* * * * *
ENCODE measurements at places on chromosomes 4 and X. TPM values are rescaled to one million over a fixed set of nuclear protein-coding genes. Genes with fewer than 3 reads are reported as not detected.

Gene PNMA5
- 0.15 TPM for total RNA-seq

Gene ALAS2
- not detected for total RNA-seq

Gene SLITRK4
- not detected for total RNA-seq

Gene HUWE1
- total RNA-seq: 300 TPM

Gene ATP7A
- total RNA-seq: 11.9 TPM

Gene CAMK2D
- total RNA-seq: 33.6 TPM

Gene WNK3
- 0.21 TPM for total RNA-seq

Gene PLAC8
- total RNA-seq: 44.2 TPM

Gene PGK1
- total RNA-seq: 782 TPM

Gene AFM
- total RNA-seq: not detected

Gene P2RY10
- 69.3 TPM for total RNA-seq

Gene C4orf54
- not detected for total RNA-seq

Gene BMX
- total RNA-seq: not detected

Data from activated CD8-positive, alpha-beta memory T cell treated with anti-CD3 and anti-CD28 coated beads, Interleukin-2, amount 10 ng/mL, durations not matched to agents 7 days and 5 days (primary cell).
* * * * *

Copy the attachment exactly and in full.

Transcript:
ENCODE measurements at places on chromosomes 4 and X. TPM values are rescaled to one million over a fixed set of nuclear protein-coding genes. Genes with fewer than 3 reads are reported as not detected.

Gene PNMA5
- 0.15 TPM for total RNA-seq

Gene ALAS2
- not detected for total RNA-seq

Gene SLITRK4
- not detected for total RNA-seq

Gene HUWE1
- total RNA-seq: 300 TPM

Gene ATP7A
- total RNA-seq: 11.9 TPM

Gene CAMK2D
- total RNA-seq: 33.6 TPM

Gene WNK3
- 0.21 TPM for total RNA-seq

Gene PLAC8
- total RNA-seq: 44.2 TPM

Gene PGK1
- total RNA-seq: 782 TPM

Gene AFM
- total RNA-seq: not detected

Gene P2RY10
- 69.3 TPM for total RNA-seq

Gene C4orf54
- not detected for total RNA-seq

Gene BMX
- total RNA-seq: not detected

Data from activated CD8-positive, alpha-beta memory T cell treated with anti-CD3 and anti-CD28 coated beads, Interleukin-2, amount 10 ng/mL, durations not matched to agents 7 days and 5 days (primary cell).